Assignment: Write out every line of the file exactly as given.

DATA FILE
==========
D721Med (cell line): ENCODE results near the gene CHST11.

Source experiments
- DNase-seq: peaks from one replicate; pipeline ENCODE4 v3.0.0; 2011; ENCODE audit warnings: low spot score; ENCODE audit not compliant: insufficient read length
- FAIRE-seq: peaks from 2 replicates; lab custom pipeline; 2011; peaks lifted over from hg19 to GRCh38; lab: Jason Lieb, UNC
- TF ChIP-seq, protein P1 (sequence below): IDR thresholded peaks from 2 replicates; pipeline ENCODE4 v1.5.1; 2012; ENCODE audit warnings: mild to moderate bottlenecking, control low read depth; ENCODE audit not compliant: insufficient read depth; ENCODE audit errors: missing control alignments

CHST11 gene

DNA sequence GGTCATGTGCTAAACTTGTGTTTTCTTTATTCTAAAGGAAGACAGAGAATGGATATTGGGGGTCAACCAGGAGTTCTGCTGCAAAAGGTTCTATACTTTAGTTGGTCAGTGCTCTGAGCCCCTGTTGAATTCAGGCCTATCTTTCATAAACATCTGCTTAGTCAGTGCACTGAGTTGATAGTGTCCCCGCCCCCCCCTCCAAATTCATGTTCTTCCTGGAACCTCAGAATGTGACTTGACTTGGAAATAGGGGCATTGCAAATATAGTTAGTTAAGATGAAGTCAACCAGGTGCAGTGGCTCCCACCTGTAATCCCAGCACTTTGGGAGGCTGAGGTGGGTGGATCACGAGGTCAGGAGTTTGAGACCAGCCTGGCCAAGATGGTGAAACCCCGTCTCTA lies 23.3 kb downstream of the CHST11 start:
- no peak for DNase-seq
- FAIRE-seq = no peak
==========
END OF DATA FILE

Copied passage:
D721Med (cell line): ENCODE results near the gene CHST11.

Source experiments
- DNase-seq: peaks from one replicate; pipeline ENCODE4 v3.0.0; 2011; ENCODE audit warnings: low spot score; ENCODE audit not compliant: insufficient read length
- FAIRE-seq: peaks from 2 replicates; lab custom pipeline; 2011; peaks lifted over from hg19 to GRCh38; lab: Jason Lieb, UNC
- TF ChIP-seq, protein P1 (sequence below): IDR thresholded peaks from 2 replicates; pipeline ENCODE4 v1.5.1; 2012; ENCODE audit warnings: mild to moderate bottlenecking, control low read depth; ENCODE audit not compliant: insufficient read depth; ENCODE audit errors: missing control alignments

CHST11 gene

DNA sequence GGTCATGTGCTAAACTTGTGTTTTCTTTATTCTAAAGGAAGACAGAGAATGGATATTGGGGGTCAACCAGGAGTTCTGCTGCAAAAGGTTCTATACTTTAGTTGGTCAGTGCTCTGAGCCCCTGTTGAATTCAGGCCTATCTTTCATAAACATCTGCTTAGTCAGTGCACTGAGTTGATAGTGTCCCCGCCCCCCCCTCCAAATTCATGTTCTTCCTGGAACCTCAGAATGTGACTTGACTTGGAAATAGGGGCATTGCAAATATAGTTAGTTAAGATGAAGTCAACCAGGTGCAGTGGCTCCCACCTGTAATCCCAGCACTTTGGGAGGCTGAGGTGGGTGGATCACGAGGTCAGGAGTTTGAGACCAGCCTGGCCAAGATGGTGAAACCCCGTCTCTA lies 23.3 kb downstream of the CHST11 start:
- no peak for DNase-seq
- FAIRE-seq = no peak